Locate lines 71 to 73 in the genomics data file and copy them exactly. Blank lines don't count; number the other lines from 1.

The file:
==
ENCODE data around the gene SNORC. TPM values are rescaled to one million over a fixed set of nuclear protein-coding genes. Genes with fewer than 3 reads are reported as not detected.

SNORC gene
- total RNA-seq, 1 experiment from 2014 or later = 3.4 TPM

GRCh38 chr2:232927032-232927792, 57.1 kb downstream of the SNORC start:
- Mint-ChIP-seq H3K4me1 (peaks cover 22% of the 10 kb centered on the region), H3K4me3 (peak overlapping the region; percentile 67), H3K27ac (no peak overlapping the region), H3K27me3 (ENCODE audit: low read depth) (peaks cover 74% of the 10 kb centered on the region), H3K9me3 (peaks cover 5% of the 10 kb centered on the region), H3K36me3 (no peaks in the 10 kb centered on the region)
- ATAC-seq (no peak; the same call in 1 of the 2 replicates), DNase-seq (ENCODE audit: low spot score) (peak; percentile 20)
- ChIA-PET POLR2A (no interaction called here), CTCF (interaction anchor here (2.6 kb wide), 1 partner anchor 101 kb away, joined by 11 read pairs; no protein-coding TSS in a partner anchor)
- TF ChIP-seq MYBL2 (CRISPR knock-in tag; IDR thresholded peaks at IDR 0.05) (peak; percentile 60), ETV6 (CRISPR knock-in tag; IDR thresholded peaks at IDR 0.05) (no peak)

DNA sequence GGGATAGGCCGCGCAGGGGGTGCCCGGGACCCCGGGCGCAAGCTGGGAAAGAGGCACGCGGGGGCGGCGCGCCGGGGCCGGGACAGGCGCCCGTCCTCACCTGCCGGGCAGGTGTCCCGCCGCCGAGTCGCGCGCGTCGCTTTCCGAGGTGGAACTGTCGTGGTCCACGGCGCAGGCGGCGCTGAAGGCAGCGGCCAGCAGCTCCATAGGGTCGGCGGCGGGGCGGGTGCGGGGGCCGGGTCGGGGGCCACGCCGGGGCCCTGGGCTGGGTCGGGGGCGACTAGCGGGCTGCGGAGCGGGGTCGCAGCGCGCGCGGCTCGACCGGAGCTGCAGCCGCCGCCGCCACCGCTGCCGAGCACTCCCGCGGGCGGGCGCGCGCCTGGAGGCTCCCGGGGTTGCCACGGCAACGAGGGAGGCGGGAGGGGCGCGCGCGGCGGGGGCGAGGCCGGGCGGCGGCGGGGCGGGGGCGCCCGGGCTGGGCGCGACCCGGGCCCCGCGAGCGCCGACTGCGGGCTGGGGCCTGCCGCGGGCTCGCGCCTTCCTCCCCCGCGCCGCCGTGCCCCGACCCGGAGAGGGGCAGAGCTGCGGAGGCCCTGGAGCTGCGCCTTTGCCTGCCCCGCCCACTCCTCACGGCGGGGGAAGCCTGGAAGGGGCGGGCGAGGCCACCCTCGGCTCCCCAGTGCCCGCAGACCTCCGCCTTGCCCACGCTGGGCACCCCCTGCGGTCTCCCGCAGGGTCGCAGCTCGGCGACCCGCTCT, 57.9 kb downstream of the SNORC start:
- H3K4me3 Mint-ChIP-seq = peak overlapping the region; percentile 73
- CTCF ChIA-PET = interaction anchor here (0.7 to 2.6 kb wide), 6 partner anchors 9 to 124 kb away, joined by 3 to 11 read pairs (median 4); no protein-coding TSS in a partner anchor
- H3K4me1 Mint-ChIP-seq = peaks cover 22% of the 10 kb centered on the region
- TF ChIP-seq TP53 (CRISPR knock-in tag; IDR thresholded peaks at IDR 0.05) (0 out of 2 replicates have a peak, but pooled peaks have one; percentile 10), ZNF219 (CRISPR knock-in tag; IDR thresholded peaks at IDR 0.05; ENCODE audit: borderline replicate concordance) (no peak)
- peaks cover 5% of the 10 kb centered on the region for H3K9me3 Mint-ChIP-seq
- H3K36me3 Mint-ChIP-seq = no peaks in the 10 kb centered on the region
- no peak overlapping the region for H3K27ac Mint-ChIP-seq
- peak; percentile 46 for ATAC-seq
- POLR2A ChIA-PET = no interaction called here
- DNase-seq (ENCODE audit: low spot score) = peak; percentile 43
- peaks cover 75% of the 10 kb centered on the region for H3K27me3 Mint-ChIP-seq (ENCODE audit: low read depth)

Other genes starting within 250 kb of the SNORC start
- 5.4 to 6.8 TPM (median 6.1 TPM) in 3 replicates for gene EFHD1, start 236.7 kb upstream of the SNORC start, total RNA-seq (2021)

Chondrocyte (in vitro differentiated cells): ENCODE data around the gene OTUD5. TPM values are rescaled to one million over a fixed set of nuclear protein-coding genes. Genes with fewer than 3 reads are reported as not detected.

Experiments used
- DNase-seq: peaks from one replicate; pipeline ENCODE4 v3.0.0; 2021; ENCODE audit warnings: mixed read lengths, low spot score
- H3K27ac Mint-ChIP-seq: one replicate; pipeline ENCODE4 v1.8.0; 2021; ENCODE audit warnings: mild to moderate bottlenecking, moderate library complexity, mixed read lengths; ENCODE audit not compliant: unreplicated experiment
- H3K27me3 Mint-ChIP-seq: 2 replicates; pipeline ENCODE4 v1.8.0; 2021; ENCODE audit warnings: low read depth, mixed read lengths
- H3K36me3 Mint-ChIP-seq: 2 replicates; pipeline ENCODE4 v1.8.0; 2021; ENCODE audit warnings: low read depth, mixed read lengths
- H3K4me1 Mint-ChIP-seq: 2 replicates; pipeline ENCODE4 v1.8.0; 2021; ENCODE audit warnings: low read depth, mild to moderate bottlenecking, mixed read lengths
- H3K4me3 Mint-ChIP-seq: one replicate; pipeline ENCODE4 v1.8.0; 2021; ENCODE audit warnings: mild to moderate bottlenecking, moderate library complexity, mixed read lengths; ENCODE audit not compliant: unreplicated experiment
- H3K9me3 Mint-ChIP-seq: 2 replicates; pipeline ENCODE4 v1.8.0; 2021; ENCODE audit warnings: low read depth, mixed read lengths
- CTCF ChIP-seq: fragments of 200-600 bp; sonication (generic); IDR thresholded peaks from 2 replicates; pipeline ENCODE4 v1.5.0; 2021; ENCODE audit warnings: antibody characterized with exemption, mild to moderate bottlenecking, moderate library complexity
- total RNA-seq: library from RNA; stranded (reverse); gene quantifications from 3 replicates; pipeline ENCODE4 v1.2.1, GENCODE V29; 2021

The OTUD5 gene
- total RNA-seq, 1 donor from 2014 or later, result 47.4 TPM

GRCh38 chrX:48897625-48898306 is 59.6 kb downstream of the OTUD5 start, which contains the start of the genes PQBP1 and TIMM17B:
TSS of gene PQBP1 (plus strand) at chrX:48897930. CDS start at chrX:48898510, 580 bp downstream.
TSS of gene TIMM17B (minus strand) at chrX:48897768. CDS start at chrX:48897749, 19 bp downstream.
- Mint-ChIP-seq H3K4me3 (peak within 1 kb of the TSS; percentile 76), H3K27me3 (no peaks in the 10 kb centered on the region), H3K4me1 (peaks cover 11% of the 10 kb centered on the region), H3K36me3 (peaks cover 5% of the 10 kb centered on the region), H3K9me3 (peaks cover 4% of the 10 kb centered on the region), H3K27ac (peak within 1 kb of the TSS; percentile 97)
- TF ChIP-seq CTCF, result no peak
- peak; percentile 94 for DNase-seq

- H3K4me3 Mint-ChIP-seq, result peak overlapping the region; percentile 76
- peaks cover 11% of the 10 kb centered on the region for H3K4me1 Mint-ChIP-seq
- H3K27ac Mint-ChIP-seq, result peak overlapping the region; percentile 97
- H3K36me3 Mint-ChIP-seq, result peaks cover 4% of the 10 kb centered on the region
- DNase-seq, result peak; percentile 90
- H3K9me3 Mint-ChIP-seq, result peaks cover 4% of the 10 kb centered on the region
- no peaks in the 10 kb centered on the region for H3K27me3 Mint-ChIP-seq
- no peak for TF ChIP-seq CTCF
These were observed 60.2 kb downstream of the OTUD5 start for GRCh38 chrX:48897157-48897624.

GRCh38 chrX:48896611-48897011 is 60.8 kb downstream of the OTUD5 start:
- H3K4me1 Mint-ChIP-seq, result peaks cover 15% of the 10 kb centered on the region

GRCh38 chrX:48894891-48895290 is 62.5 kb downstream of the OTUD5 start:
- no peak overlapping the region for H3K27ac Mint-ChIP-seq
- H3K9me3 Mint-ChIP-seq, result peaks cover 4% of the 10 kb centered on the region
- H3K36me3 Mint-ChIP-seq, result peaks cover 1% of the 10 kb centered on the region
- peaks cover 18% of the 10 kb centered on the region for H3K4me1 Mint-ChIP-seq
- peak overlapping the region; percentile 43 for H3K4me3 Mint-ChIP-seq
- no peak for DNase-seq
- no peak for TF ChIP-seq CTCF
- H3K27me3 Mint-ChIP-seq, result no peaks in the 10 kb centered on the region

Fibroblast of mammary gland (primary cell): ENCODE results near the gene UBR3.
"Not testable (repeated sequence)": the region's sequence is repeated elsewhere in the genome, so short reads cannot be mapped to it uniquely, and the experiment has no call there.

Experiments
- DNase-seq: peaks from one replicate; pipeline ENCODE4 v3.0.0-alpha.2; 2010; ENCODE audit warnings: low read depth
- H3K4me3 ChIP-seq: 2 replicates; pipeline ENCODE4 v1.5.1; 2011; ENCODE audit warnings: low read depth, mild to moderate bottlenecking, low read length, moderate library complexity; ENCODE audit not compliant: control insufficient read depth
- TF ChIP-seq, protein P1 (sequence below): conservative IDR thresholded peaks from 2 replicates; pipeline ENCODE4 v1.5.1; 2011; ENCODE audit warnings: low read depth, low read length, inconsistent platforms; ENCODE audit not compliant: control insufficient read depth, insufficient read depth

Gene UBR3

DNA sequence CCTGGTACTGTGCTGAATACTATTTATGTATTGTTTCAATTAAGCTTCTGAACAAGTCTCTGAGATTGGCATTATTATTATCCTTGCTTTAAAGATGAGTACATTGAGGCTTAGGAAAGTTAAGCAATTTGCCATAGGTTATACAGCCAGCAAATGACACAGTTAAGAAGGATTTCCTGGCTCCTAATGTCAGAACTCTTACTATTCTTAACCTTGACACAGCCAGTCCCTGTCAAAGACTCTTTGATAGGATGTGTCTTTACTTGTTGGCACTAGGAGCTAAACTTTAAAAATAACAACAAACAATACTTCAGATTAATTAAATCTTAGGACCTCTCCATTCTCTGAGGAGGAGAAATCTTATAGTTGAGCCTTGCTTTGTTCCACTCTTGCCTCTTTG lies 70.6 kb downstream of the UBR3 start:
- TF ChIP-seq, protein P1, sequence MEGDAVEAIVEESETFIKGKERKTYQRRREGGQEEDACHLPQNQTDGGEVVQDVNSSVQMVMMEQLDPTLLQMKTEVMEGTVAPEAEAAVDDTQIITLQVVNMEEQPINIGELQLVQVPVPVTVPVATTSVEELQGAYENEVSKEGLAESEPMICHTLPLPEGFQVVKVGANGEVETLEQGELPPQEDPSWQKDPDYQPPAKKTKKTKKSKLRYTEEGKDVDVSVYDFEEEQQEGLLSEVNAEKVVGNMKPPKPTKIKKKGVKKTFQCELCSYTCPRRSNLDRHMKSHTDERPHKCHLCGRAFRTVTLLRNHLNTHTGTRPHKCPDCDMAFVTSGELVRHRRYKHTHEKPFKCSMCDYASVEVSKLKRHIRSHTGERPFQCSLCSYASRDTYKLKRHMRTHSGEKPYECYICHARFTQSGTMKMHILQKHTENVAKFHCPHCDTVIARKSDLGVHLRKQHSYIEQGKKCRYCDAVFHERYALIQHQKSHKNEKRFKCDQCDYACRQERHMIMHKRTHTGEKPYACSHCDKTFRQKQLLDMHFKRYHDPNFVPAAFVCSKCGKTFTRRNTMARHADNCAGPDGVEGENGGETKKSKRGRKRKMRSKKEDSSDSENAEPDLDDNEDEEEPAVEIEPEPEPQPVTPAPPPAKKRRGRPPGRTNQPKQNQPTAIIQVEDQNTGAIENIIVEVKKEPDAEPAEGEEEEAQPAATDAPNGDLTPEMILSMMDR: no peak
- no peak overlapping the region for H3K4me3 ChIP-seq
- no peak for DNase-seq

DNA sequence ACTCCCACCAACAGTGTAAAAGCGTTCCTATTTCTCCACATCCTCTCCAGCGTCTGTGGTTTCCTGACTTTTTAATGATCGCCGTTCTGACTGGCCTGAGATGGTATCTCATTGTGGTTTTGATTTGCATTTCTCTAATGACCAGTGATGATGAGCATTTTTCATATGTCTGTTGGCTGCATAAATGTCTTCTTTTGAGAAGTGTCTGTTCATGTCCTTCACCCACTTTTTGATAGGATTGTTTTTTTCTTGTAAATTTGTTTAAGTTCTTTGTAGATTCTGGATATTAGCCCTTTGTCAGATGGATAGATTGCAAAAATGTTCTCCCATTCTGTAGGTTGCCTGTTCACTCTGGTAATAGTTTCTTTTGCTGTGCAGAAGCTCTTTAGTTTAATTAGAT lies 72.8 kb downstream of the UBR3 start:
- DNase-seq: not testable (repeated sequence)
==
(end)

- no peak overlapping the region for H3K4me3 ChIP-seq
- no peak for DNase-seq

DNA sequence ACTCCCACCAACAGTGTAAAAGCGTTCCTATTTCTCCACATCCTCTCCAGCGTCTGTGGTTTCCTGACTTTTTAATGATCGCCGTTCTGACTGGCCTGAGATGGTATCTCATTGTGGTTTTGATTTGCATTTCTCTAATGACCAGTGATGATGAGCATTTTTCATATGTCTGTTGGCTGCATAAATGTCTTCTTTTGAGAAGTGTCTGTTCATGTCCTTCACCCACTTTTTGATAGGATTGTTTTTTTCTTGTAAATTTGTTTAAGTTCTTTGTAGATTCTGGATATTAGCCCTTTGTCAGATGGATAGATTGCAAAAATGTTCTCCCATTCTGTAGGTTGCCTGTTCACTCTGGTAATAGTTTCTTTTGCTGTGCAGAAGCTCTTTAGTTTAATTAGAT lies 72.8 kb downstream of the UBR3 start: